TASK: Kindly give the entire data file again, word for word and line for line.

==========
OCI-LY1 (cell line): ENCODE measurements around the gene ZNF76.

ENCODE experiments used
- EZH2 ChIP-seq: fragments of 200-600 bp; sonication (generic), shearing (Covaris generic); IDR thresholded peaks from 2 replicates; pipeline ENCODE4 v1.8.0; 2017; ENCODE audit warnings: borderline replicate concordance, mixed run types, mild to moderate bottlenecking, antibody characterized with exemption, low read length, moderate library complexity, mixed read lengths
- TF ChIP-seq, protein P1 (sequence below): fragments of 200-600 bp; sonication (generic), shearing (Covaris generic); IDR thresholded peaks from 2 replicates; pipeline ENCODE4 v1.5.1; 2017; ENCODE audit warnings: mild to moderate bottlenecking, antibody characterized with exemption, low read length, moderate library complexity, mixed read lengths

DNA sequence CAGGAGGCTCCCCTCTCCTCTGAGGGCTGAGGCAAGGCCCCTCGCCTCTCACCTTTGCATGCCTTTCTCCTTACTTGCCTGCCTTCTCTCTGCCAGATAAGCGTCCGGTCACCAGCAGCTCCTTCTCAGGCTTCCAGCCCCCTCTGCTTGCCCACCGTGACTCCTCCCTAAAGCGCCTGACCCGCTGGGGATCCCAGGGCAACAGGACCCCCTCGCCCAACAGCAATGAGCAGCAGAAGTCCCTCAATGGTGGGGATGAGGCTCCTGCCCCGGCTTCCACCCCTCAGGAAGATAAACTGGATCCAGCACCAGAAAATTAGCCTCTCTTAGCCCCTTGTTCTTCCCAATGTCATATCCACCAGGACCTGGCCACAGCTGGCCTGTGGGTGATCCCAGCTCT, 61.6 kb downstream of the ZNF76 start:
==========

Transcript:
OCI-LY1 (cell line): ENCODE measurements around the gene ZNF76.

ENCODE experiments used
- EZH2 ChIP-seq: fragments of 200-600 bp; sonication (generic), shearing (Covaris generic); IDR thresholded peaks from 2 replicates; pipeline ENCODE4 v1.8.0; 2017; ENCODE audit warnings: borderline replicate concordance, mixed run types, mild to moderate bottlenecking, antibody characterized with exemption, low read length, moderate library complexity, mixed read lengths
- TF ChIP-seq, protein P1 (sequence below): fragments of 200-600 bp; sonication (generic), shearing (Covaris generic); IDR thresholded peaks from 2 replicates; pipeline ENCODE4 v1.5.1; 2017; ENCODE audit warnings: mild to moderate bottlenecking, antibody characterized with exemption, low read length, moderate library complexity, mixed read lengths

DNA sequence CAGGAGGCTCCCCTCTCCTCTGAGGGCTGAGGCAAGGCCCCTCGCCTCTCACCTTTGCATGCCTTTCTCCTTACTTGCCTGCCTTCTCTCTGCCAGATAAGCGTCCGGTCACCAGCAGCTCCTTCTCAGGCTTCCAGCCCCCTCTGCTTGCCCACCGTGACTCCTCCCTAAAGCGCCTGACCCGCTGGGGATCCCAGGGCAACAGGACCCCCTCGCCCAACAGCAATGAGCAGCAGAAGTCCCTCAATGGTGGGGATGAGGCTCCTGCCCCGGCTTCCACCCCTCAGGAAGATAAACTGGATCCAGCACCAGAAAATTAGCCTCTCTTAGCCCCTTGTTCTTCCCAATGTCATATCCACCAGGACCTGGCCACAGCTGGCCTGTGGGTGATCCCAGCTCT, 61.6 kb downstream of the ZNF76 start: